As promised, PCGA will continue to post noteworthy updates on our progress. The minimum bar subcommittee is making significant strides in our efforts to establish a minimum bar “Gaming System” and set of hardware and software guidelines for the industry, all with the goal of improving the PC gaming experience and user satisfaction.
As reported previously, the subcommittee formed into 5 working groups, each with a distinct deliverable to the formation of the final guideline:
1. Minimum Hardware Bar Work Group: Mission is to define a minimum Gaming System “Bag of Parts”. The preliminary bag of parts was agreed to and 10 systems were built, comprised of various configurations of graphics cards, mother boards, CPU’s, OS and memory sizes. The systems were then shipped to our validation testing partner.
2. Performance Work Group: Mission is to define gaming performance and gaming experience benchmarks. This group has finalized our “gaming performance benchmark suite”, to be used to test our theories using the 10 hardware systems described above.
3. Validation Work Group: This group put together the lab that is hosting our 10 systems. The first round of testing is complete. The testing included running the prescribed benchmarks in the performance plan and a series of usability or experience tests to validate the measurements, correlating measured benchmark data against actual game play. We also tested below this minimum bar to make sure that we had headroom on the benchmark suite we will recommending. This proved that we had a suitable buffer from the benchmark which is important because it enables the benchmark to be scalable across more games within a genre. We now believe we have a solid minimum Gaming performance bar derived from a solid set of Gaming performance benchmarks. Our next step is to update the Gaming performance suite and quickly rerun the testing to further increase our confidence level.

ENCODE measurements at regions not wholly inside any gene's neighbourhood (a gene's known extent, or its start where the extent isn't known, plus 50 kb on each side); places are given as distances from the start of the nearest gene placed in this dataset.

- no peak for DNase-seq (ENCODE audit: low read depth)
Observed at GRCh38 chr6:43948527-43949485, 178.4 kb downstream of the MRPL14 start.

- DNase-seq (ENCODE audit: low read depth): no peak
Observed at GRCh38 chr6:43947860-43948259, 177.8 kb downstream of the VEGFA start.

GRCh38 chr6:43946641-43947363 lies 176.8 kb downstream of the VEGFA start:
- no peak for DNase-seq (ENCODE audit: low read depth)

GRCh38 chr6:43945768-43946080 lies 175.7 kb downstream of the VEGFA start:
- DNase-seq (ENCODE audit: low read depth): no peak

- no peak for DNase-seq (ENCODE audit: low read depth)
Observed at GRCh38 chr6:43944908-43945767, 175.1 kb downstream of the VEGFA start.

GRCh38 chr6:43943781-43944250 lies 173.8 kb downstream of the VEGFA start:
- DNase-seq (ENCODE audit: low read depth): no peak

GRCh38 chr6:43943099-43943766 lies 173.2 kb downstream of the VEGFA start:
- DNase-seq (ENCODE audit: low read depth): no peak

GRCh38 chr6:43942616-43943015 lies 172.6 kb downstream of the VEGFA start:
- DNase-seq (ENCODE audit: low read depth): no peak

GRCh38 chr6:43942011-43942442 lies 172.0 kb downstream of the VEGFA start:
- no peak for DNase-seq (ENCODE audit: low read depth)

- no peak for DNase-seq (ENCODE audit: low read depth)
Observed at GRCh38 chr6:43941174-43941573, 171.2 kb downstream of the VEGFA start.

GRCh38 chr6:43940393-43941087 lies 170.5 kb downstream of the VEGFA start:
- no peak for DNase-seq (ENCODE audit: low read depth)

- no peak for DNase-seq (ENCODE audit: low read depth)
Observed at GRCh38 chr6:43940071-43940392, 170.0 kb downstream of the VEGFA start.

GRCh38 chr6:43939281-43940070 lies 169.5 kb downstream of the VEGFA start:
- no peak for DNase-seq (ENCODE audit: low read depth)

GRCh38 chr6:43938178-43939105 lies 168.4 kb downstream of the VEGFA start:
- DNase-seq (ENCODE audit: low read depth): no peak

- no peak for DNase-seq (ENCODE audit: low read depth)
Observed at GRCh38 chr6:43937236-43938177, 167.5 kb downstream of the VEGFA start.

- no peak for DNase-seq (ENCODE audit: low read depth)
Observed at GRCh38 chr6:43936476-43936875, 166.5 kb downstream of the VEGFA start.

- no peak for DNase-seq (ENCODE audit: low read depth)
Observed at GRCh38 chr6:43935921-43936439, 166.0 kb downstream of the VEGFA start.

4. Software Guideline Group: As you know, hardware is not the full story to creating a solid PC Gaming customer experience. It has to work hand and hand with the software (OS and Games). We have completed the software guideline which is comprised of two parts. The first part supports the minimum bar while the second consists of a set of ISV Best Practices designed to further enhance customer experience. We are currently incorporating this into our spec.
5. Utility Group: This work group is evaluating the need and the cost of implementing a utility tool which would determine if a set of hardware meets PCGA’s minimum bar. More work is being done in pursuit of this part of the min bar spec.
An offshoot of the work of the min bar team has been the formation of a Logo and Certification subcommittee. This team is hard at work building a proposal that will go to the PCGA Board for approval. The purpose a logo and certification program is to allow any customer to easily identify hardware systems and games that meet the PCGA minimum bar. Basically, a game that is tagged with the PCGA logo will work on a PC that is also tagged with the PCGA logo. Of course, lots of work and discussion needs to occur here before we launch this type of logo program.
As you can see, we have been quite busy, and we are closing in on our objectives. Things are really starting to come together and we have a lot of confidence that we will make a difference for PC gaming customers when we publish our guidelines. Please stay tuned and stay engage. Send me your ideas. We need your support!
Also, the PCGA needs the full support, through membership, of all companies in the PC Gaming industry including developers, publishers, IHVs and PC OEMs. PCGA members collaborate with the leaders in the PC gaming industry, participate in shaping the development and evolution of our work, and influence our strategy and direction. If you are interested in joining, please contact John Ehrig.
PCGA Chairman of the Board
PCGA Minimum Bar Subcommittee Chair